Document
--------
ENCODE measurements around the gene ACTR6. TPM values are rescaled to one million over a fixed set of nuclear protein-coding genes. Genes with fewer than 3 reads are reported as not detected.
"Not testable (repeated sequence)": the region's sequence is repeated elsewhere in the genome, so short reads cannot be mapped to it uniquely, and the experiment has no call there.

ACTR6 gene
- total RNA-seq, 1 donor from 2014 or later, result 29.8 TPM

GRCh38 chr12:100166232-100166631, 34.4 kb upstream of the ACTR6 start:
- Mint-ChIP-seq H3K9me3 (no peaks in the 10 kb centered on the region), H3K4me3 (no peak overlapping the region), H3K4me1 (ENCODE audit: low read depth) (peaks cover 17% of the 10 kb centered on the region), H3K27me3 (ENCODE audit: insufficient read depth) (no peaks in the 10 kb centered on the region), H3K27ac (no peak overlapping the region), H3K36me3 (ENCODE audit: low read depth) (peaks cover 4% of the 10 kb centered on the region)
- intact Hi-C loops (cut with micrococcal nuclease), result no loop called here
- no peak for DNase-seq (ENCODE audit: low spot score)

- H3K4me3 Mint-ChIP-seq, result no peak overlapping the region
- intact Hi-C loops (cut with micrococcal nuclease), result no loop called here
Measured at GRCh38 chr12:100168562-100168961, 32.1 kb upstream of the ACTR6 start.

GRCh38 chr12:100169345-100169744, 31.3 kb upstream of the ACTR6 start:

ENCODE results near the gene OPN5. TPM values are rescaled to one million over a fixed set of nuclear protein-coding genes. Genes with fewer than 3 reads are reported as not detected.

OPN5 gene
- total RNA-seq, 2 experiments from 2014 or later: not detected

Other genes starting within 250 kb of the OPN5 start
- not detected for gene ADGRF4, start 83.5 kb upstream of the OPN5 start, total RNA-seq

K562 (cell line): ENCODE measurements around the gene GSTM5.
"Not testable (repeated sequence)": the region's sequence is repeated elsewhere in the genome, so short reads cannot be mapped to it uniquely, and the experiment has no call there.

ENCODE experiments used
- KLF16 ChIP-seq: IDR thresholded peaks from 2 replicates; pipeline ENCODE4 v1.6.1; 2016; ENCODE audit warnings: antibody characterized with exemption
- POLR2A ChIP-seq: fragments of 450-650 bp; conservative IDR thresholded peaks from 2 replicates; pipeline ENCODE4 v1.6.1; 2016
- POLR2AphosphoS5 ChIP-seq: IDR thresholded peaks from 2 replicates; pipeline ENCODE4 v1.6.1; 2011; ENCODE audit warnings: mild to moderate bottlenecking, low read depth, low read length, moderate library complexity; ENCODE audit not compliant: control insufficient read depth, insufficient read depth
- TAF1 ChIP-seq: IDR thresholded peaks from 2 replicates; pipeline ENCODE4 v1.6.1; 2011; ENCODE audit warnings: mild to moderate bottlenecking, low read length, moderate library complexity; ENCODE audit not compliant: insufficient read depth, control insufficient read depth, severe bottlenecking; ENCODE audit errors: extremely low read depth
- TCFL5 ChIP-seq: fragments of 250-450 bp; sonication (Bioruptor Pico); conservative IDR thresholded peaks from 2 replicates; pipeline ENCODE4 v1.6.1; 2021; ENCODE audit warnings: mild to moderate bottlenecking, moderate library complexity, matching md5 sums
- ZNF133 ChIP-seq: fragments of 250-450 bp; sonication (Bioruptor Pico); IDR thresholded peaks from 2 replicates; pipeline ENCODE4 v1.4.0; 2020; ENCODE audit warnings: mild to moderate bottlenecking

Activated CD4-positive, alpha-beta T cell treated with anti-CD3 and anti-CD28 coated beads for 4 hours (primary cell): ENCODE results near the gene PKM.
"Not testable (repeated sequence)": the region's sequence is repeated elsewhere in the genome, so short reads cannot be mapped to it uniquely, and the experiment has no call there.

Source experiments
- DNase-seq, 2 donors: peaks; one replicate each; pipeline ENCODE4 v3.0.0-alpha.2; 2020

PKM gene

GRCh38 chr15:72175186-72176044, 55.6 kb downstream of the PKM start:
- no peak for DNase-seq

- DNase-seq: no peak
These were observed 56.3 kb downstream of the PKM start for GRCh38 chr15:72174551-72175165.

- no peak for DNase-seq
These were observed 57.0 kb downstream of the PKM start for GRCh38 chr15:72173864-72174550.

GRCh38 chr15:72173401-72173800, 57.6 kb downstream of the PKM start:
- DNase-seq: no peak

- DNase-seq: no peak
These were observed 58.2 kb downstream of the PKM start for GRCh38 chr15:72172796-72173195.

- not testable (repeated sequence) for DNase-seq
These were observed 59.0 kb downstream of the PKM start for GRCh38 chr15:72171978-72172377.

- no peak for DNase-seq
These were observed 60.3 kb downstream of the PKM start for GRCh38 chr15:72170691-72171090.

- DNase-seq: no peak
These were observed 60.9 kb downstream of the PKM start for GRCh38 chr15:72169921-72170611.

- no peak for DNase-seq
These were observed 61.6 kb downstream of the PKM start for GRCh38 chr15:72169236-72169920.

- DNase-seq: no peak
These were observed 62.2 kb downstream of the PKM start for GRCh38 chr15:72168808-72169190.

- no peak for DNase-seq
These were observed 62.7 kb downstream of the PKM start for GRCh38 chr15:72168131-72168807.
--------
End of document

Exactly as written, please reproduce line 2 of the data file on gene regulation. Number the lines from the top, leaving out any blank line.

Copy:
"Not testable (repeated sequence)": the region's sequence is repeated elsewhere in the genome, so short reads cannot be mapped to it uniquely, and the experiment has no call there.